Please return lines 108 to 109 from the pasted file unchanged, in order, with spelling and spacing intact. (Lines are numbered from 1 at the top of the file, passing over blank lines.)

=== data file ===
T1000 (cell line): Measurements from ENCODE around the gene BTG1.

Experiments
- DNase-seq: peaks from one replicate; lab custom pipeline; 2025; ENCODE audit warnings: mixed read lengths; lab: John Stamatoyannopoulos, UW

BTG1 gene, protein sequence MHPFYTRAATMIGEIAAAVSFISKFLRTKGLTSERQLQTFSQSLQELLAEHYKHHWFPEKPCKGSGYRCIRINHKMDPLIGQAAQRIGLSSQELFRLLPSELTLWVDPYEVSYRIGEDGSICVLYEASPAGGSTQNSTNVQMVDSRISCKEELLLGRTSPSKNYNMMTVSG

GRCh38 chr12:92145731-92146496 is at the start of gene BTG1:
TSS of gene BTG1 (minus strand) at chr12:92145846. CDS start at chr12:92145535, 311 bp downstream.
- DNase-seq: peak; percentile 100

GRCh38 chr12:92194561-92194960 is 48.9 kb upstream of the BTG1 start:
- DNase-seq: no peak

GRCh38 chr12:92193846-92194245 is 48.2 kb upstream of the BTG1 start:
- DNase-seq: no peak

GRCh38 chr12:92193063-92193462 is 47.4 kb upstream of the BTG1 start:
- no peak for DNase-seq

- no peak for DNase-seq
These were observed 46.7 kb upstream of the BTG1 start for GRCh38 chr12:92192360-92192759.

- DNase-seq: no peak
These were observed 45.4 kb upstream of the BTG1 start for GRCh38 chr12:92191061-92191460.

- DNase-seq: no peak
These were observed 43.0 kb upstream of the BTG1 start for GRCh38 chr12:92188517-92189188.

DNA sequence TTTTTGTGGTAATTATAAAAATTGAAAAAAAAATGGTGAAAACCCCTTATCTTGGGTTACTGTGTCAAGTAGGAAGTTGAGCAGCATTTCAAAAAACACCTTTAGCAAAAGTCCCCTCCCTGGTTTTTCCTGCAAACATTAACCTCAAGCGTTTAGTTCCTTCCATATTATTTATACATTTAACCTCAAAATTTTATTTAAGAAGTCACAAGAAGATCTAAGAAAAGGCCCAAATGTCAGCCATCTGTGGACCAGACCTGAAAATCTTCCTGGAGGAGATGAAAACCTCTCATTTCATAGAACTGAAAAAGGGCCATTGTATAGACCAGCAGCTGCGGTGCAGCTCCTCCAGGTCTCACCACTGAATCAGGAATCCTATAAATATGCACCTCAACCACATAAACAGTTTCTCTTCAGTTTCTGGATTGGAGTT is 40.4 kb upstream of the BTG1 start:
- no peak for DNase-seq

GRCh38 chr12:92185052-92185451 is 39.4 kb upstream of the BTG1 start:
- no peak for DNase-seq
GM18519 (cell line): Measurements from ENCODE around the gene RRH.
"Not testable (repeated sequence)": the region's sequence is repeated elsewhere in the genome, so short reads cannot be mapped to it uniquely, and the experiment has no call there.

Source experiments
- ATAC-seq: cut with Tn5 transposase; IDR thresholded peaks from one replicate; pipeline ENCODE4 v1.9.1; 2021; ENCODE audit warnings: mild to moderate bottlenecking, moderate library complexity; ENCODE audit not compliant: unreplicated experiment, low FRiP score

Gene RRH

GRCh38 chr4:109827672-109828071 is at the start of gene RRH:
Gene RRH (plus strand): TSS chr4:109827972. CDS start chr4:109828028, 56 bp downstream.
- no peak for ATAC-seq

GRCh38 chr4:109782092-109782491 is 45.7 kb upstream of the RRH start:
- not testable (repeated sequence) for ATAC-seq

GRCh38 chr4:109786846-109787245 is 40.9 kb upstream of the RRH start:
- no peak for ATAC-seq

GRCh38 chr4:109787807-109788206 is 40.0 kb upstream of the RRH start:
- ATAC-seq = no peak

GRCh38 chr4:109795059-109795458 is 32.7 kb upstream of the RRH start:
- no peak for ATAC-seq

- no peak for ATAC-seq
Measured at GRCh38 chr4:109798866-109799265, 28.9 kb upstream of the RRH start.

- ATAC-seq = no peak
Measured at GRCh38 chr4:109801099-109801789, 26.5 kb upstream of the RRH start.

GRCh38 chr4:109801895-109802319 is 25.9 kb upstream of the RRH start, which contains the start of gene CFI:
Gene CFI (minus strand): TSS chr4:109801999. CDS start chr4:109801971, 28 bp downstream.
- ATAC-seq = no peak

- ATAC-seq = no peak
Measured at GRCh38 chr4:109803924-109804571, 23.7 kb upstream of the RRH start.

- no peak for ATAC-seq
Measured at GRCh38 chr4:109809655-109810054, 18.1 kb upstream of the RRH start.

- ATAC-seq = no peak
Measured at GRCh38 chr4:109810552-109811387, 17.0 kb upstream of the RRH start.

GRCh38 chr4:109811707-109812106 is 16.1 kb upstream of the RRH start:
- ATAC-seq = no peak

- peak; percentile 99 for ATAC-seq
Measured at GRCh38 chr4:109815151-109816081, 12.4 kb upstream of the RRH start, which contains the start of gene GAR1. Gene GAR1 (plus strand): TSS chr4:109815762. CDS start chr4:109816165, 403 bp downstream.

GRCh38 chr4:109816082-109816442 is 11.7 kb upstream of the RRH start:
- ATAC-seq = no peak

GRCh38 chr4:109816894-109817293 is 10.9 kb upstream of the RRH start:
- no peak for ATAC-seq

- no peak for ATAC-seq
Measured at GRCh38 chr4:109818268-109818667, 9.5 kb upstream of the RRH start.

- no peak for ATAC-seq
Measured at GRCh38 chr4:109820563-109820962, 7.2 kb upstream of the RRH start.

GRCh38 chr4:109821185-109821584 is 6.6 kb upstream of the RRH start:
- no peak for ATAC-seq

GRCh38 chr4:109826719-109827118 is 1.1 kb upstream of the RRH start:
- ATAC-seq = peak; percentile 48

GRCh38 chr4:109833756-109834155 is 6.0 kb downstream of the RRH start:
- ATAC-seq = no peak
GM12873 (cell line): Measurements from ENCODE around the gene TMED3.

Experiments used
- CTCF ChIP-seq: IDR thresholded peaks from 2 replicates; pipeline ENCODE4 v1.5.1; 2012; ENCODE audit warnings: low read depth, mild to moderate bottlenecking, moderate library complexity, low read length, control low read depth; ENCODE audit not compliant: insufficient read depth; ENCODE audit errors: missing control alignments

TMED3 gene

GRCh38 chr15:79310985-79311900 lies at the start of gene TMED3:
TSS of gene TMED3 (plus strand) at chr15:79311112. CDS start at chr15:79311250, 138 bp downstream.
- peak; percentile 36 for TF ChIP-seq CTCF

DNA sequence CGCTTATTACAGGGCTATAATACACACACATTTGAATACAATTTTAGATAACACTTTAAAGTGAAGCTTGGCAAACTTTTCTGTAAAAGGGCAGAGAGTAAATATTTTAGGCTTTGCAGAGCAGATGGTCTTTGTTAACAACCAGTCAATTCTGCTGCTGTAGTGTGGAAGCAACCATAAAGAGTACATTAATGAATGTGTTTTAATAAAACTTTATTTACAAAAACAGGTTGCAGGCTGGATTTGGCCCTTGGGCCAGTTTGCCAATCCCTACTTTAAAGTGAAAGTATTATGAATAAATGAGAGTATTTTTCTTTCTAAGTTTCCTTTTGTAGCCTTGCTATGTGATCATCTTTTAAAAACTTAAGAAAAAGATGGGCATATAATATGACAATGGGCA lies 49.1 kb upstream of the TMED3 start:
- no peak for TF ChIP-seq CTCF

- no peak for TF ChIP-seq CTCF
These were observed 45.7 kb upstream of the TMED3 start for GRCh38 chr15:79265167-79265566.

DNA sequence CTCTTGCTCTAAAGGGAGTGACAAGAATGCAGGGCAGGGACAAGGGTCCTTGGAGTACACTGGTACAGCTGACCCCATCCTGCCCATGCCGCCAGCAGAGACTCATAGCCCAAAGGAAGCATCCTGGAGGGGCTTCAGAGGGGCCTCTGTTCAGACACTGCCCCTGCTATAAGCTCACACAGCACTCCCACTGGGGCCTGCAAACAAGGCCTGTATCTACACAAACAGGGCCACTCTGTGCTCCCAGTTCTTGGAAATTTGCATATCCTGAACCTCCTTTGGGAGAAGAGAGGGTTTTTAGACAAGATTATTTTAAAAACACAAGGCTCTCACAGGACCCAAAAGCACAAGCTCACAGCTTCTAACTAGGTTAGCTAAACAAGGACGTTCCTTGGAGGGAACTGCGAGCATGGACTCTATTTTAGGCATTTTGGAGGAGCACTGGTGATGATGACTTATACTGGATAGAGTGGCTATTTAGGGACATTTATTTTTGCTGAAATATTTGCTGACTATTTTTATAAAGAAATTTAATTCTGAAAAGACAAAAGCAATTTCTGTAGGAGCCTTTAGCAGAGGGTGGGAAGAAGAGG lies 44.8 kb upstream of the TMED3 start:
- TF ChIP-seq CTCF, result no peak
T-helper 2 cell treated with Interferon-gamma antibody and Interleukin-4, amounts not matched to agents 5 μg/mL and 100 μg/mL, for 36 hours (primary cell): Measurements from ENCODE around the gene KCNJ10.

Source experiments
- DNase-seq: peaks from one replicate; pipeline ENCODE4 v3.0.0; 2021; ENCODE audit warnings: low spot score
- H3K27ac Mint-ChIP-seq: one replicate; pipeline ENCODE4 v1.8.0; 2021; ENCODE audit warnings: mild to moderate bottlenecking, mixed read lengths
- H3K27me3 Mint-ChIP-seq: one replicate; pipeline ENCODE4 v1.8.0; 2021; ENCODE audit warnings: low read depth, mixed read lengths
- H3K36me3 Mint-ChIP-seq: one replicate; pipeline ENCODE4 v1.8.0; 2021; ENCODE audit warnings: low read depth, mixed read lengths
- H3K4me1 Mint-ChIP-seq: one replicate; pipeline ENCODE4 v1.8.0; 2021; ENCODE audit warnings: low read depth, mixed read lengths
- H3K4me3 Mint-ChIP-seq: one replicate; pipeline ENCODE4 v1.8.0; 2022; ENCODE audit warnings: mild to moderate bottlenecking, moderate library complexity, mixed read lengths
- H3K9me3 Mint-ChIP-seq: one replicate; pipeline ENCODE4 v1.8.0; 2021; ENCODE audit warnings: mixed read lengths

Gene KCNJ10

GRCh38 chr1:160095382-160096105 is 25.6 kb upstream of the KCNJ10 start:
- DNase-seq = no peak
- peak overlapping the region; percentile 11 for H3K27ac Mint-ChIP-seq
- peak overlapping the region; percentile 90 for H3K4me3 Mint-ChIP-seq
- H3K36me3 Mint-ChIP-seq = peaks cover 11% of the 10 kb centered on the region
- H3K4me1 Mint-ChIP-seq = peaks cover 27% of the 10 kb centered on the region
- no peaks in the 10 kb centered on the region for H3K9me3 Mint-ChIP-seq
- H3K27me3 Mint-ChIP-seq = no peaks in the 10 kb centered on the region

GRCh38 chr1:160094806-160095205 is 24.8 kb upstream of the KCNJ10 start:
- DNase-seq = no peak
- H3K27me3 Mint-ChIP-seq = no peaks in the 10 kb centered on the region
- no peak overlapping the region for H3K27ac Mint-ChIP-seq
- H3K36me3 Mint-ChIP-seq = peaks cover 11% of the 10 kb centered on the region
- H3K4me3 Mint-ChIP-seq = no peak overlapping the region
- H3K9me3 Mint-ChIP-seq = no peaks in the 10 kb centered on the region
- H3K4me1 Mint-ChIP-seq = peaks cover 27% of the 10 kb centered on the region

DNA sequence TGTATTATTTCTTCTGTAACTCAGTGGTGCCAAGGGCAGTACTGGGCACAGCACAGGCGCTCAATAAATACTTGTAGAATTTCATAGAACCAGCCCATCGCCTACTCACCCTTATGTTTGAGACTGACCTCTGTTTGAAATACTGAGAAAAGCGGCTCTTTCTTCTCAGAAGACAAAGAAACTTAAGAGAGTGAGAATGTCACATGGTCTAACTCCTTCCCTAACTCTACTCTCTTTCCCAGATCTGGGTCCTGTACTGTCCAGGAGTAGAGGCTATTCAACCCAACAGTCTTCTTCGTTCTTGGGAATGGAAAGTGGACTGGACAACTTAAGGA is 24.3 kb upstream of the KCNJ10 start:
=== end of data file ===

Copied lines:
- H3K9me3 Mint-ChIP-seq = no peaks in the 10 kb centered on the region
- H3K4me1 Mint-ChIP-seq = peaks cover 27% of the 10 kb centered on the region